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Examining the effects of oxygen tension on extravillous trophoblast column outgrowth during the first trimester of pregnancy Treissman, Jenna Elizabeth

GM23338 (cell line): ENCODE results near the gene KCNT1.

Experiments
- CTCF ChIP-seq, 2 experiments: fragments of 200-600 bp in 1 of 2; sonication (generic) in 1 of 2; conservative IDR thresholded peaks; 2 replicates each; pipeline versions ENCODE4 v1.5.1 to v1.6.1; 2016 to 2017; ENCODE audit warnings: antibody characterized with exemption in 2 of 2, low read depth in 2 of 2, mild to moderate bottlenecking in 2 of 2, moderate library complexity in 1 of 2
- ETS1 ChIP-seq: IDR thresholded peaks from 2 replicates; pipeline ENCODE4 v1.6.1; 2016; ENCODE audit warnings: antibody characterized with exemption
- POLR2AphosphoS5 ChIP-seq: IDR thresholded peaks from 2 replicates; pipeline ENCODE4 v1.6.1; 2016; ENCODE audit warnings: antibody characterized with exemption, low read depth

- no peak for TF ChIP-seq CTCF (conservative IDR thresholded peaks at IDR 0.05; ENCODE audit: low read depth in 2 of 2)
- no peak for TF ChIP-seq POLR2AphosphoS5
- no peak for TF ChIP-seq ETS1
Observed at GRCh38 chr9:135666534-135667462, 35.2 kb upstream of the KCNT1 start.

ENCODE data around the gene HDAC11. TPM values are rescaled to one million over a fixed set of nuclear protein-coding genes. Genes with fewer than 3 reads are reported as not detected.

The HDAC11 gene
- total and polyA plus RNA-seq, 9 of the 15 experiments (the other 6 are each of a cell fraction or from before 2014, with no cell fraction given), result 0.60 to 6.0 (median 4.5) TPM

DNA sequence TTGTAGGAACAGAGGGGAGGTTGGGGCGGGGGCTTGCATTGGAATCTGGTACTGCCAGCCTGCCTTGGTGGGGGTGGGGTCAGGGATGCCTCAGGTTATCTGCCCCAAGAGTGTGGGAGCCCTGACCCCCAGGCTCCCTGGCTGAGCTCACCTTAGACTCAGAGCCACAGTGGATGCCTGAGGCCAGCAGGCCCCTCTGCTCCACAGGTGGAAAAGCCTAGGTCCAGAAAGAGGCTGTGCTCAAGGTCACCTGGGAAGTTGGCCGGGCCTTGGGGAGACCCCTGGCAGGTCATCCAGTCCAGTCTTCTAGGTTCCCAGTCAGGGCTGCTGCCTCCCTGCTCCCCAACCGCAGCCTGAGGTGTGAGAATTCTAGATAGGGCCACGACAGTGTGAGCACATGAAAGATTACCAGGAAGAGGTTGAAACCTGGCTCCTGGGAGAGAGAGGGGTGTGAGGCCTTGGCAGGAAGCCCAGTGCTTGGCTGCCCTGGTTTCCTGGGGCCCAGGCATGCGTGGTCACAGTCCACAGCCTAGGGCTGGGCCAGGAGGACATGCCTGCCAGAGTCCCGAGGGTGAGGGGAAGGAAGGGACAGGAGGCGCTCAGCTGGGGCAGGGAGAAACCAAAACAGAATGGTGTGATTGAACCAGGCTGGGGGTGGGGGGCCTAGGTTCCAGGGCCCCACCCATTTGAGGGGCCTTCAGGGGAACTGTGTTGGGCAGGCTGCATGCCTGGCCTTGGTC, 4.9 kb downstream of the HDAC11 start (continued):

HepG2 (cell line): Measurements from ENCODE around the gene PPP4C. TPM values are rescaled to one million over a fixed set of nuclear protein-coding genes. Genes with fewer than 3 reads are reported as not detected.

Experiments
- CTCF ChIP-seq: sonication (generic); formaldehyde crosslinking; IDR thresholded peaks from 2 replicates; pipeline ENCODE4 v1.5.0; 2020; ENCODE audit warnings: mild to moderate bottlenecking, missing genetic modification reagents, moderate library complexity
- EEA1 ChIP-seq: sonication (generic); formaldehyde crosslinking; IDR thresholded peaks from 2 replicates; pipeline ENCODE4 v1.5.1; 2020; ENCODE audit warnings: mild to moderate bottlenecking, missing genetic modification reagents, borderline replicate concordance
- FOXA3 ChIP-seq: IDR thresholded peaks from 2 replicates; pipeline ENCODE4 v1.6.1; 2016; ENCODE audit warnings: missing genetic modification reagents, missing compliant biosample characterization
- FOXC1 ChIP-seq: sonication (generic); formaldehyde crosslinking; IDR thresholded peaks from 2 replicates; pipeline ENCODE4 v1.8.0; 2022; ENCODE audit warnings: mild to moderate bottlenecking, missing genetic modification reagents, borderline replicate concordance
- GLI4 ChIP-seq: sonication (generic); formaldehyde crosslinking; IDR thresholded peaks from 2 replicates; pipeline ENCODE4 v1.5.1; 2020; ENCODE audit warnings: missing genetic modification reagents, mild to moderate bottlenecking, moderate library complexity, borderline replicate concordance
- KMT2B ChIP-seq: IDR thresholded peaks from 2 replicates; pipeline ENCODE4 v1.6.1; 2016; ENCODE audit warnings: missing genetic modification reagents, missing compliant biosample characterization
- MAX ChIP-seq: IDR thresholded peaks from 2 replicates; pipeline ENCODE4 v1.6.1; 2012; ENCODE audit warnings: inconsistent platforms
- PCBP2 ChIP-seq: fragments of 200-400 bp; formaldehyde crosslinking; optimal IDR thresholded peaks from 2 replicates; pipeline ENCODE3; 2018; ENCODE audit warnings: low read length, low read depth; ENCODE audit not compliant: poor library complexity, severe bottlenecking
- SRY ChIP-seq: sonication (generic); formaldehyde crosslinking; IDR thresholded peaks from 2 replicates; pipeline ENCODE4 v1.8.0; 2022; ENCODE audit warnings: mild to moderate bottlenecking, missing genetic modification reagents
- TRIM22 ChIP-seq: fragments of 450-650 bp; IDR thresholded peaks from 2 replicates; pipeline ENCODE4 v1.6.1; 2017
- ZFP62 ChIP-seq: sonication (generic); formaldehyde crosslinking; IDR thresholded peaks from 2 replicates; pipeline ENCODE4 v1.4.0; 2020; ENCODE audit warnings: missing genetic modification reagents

Oxygen tension is thought to regulate many of the cellular and molecular processes that contribute to placenta development. An area of recent focus has been on the importance of a low-oxygen environment in controlling progenitor trophoblast differentiation along the invasive extravillous pathway. However, previously published research on the role of oxygen in trophoblast differentiation is conflicting. In this thesis, the effects of low (1%), physiologically normal (5%) and high (20%) oxygen conditions on extravillous trophoblast differentiation and column formation are examined using a human placental explant model. I show that culture in low oxygen conditions enhances column outgrowth and promotes the expression of pro-extravillous genes and gene pathways. By contrast, culture in high oxygen conditions promotes trophoblast proliferation, reduces column outgrowth and stalls differentiation along the extravillous pathway. I show that both low and physiologically normal oxygen conditions increase expression of the lysyl oxidase gene, and that this gene plays an important role in promoting extravillous column outgrowth. Together, these findings support hypoxia as an important factor driving trophoblast differentiation along the extravillous pathway. Additionally, this work provides new insight into specific molecular processes, regulated by oxygen tension, that may play an important role in early placentation.

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